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Talking Points

Excerpts from:

By Phyllis Bennis, Institute for Policy Studies, 28 May 2008


This is a period of rapid and dramatic decline of American economic power around the world, and that, along with massive anger directed at U.S. policies around the world, has resulted in a precipitous drop in U.S. diplomatic and political influence. As a result, for those committed to maintaining Washington's superpower status, choosing military force to assert U.S. global reach becomes more, not less likely. Forcing a real end to the U.S. occupation of Iraq is more difficult than ever. U.S. military support to Israel is higher than ever. And the danger of a U.S. military strike on Iran remains as high as ever.

Despite and because of its huge military presence and the continuing horror of the occupation and war in Iraq, there is no question that Washington has lost significant influence in the Middle East. U.S. efforts to dominate and control the region's governments, resources, and people are failing. U.S.-backed governments and movements across the Middle East are rejecting the Bush administration's demand that they isolate, sanction, and threaten the other governments and movements that Washington deems the bad guys - those linked to Iran. Instead the U.S.-backed governments are themselves launching new bi-, tri-, and multi-lateral negotiations with "the bad guys" outside of U.S. control, and often in direct contradiction to U.S. wishes.

The Bush administration is making rosy-eyed claims that the Arab world is unified behind its anti-Iran campaign. One of the White House spin shops last week bragged about "growing agreement among regional leaders regarding Iran's challenge to peace and security." But in fact, the Middle East is far from unified behind White House positions, and the U.S. is losing. U.S. allies are refusing to toe Washington's dangerous line of "no negotiations with anyone we say is a bad guy."

From Baghdad to Beirut, from Ramallah to Ankara and Cairo to Tel Aviv, U.S.-backed governments are talking to, even signing agreements with those Washington loves to hate - those allied with Iran. The occupation-backed Iraqi government is rebuffing the Bush administration's anti-Iran crusade. The Gulf Cooperation Council - the Saudi-led union of pro-U.S. Arab petro-states - welcomed Iran as a neighboring participant and potential trading partner at their annual meeting last month. The pro-U.S. Palestinian Authority in Ramallah is engaged in backroom unity talks with Hamas, and Israel is quietly negotiating a ceasefire with Hamas, with both processes led by the U.S.-backed government of Egypt. The U.S.-backed government in Beirut just signed a formal agreement with the elected Hezbollah-led parliamentary opposition, giving Hezbollah significant new power and allowing the election of a new president not known for pro-U.S. views. Bush's high-profile "talking equals appeasement" speech in the Israeli Knesset failed to persuade Tel Aviv not to talk to Syria, and Turkey announced it has been hosting Syrian-Israeli negotiations. One unnamed Bush administration official called the new peace talks "a slap in the face."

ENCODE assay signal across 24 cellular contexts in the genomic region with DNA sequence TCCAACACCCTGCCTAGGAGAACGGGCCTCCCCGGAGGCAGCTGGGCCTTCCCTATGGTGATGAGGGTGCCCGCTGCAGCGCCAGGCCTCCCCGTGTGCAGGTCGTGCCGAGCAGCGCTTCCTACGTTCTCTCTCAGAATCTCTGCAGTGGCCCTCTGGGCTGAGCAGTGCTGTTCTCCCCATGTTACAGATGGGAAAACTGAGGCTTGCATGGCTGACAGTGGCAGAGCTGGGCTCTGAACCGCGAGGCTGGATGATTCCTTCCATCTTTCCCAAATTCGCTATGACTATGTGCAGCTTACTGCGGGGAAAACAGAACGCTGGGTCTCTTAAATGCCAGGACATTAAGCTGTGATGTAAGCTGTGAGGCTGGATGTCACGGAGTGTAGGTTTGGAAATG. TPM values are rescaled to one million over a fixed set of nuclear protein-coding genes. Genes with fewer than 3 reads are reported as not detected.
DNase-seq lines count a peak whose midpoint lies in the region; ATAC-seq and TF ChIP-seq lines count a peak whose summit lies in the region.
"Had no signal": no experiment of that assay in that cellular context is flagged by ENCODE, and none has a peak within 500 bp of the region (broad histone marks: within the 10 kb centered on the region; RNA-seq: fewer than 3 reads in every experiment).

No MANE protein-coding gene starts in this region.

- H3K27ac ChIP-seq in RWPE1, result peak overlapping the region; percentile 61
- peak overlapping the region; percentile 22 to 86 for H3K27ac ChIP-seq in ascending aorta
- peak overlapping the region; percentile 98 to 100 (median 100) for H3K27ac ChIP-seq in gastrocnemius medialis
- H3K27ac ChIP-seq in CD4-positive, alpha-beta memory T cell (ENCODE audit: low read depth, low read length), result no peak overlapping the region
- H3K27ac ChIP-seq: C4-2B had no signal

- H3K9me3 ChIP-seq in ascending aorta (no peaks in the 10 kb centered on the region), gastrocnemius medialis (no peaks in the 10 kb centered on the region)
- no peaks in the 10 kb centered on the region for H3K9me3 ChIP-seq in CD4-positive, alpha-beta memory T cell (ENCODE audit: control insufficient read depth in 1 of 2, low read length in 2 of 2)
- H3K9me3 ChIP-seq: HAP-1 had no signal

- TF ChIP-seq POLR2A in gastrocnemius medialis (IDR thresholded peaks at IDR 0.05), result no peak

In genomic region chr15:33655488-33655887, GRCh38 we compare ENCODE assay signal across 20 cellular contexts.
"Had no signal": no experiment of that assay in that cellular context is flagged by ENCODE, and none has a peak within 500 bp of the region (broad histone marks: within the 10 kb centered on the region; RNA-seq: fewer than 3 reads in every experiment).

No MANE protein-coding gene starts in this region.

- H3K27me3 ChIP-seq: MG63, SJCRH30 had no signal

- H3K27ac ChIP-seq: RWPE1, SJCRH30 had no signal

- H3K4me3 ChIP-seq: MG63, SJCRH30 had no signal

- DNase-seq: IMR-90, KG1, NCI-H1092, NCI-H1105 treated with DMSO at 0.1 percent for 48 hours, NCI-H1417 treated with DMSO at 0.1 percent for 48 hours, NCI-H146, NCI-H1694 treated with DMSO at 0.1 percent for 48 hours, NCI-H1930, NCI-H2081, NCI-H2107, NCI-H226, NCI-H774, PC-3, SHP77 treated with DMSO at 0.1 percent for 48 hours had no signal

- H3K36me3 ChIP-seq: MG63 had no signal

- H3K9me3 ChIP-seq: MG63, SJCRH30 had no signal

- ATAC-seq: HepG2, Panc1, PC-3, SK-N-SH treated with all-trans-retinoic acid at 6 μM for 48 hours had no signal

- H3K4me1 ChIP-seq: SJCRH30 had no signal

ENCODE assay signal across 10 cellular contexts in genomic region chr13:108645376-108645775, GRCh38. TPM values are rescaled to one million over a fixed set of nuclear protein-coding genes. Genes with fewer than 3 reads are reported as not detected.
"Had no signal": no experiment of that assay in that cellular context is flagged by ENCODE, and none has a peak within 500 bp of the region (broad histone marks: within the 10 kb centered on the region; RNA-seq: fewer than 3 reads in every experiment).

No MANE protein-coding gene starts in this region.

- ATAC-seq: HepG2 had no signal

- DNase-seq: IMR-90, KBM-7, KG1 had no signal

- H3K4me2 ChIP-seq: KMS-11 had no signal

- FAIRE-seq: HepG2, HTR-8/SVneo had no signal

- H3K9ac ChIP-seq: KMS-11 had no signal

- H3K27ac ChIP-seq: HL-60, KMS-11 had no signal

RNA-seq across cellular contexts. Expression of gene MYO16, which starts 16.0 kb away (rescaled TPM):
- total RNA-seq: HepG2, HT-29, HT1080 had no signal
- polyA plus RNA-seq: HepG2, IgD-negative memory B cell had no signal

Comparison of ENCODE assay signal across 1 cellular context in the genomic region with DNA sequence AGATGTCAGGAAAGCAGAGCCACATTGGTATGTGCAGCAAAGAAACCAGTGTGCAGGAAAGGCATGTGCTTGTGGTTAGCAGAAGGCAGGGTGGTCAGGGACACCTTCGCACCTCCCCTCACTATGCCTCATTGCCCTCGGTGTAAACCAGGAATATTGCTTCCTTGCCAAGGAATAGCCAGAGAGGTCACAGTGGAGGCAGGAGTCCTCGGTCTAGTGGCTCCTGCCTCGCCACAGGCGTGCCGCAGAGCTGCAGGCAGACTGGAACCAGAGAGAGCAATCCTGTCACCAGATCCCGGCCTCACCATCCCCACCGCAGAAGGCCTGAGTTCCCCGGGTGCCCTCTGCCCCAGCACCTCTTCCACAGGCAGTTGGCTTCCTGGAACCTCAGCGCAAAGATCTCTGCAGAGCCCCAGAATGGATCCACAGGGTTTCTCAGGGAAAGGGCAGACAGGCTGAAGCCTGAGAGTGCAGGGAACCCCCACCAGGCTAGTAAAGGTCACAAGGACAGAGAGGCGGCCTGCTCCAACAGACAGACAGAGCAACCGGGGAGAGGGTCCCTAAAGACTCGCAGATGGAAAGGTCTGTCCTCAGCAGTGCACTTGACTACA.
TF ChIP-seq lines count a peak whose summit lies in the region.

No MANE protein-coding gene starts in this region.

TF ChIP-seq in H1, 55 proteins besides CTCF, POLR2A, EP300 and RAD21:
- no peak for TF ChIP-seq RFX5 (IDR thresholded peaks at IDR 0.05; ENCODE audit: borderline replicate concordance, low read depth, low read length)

The impact of all these developments remains uncertain. Some of these new initiatives may fail, and some (particularly the current version of an Israeli-Syrian rapprochement) may create serious dangers even if they succeed. But what is clear is that it hasn't been a good season for the war buffs of the Bush administration. Perhaps in response to this increasingly public Middle East repudiation of the U.S. "isolate Iran" strategy, some key Bush administration officials are for the moment backpedaling away from some of their earlier rhetoric. Even as Hillary Clinton speaks of "obliterating" Iran (presumably including its 70 million people), Bush's favorite general David Petraeus now claims that in dealing with Iran, he favors diplomacy as a first choice. At least for the moment.

So we have to figure out how to build on the changing discourse, understand the still-rising dangers, and turn the work of the anti-war movement to the strategic task of transforming anti-war public opinion into real anti-war policy.

** On Iran - softening the rhetoric - for the moment